The Jeff Wise Blog

Readers Write: “How Fear Stopped Time”

Recently, I wrote about how extreme fear distorts our perception of time, causing it to seemingly move in slow motion. In response, a number of readers wrote in with fascinating stories of their own, many of which offer intriguing insights into the phenomenon.

One comment came from a reader who experienced time dilation not in a life-threatening crisis, but in the adrenaline-charged milieu of the boxing ring:

I box at a local gym, nothing big.  But the guys there a really good some go pro.  Watching them from outside the ring they just look lightning fast.  But in the ring with them time does seem to slow down.  I can see punches coming a lot “slower” than when I’m not in there getting  punched in the face.  I have time to react and counter. Read the rest of this entry »

Filed under: Extreme Fear

Readers Write: How Fear Saved My Life

Since I’ve started blogging, I’ve been amazed not just by how it lets me reach out to all sorts of people all over the world, but even more so by the ability of these readers to reach back and share their experiences. Their real-life stories not only make for gripping reading, but offer vivid insight into the mechanisms of fear.

A few days ago I got an email from Tom Bittner of Ellsworth, MN, who wrote about how he found himself acting to save himself before he even consciously realized he was in danger.

A few years ago I was at an old folks meeting hall, looking in the furnace room for stuff that might be sold at their auction that day,  when the wooden floor collapsed. There was no noise, no sense of danger, no indication that anything was about to happen — it just went. Instantly I threw out my arms and did an iron cross pose catching my self from falling down an old indoor well. Hanging there,  it was then that “Oh, s**t”  kicked in and I was able to figure out how to maneuver to remove myself from the situation. The two things I find most intriguing are, first, the throwing of arms to stop the immediate drop without any thought — where does that come from? And second, while hanging there my thoughts went to the fact I could not hear the falling wood hit the bottom of the well. Read the rest of this entry »

Filed under: Extreme Fear

How a New York Woman Died of Fear

People who have suffered panic attacks — and I’m one — know that fear can be so intense that you feel like you’re going to die. Your pulse races, your heart pounds, you find it hard to breathe. You might even pass out. But you can fear become so intense that it actually kills you?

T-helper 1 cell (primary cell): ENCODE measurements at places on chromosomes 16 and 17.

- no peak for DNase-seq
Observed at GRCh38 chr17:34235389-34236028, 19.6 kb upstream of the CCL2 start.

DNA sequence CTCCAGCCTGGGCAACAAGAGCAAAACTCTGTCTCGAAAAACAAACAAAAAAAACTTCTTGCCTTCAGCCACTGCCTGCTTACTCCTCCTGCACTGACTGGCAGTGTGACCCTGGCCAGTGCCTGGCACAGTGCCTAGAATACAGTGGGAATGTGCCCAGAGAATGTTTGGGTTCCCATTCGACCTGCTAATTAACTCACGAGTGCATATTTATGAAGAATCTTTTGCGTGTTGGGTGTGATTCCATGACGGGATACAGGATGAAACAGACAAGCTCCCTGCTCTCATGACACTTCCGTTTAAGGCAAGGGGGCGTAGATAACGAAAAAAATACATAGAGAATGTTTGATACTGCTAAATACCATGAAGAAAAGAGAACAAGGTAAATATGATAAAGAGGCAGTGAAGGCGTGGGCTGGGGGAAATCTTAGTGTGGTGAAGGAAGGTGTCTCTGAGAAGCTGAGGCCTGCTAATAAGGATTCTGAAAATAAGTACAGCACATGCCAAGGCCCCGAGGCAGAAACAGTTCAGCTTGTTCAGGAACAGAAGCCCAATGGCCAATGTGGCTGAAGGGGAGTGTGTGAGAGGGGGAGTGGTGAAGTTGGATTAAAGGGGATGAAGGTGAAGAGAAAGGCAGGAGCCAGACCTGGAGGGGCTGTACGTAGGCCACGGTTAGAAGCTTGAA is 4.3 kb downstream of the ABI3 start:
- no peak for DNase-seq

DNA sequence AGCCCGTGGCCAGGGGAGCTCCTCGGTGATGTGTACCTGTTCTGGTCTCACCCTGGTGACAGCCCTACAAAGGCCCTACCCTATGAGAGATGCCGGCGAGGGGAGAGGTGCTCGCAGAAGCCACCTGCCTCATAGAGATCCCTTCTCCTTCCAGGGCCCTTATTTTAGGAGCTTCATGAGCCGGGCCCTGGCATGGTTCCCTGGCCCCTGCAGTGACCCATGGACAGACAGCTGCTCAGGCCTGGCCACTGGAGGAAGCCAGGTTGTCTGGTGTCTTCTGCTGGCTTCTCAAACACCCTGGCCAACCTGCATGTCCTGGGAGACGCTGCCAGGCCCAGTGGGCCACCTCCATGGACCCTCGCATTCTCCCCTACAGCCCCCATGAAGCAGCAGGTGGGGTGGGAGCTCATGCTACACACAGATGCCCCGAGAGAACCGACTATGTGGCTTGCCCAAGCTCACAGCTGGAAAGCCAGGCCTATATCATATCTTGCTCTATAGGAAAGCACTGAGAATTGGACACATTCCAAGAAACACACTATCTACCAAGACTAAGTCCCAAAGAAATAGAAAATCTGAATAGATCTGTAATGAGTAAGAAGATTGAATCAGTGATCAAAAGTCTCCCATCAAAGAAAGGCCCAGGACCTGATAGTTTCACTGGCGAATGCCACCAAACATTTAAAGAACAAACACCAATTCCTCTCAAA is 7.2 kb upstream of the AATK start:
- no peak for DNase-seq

This past Friday Danielle Goldberg, a 26-year-old Staten Island woman, was riding in her building’s elevator up to her sixth floor apartment just before noon when her neighborhood suffered a blackout. For half an hour, she was trapped inside the small space, in the darkness, alone. In an effort to stifle a growing panic attack she used her cell phone to call her mother, but it was no use. By the time rescue workers freed her half an hour later, she was unconscious. She died in the hospital a short time later. At first glance,  the cause of her death seems clear: pure fright.

But the truth is a bit more complicated. Read the rest of this entry »

Filed under: Extreme Fear

Das Buch ist in deutscher Sprache!

According to Google Translate, that’s German for “The book is in German.” By which I mean that I just learned that the German edition of Extreme Fear will be on shelves April 26. Unglaublich!

Interestingly, the Amazon page indicates that book was translated “from the American” by Stefanie Schaeffler. Hopefully the original is intelligible to English-speakers as well.

Filed under: Extreme Fear

How the Brain Stops Time

One of the strangest side-effects of intense fear is time dilation, the apparent slowing-down of time. It’s a common trope in movies and TV shows, like the memorable scene from The Matrix in which time slows down so dramatically that bullets fired at the hero seem to move at a walking pace. In real life, our perceptions aren’t keyed up quite that dramatically, but survivors of life-and-death situations often report that things seem to take longer to happen, objects  fall more slowly, and they’re capable of complex thoughts in what would normally be the blink of an eye.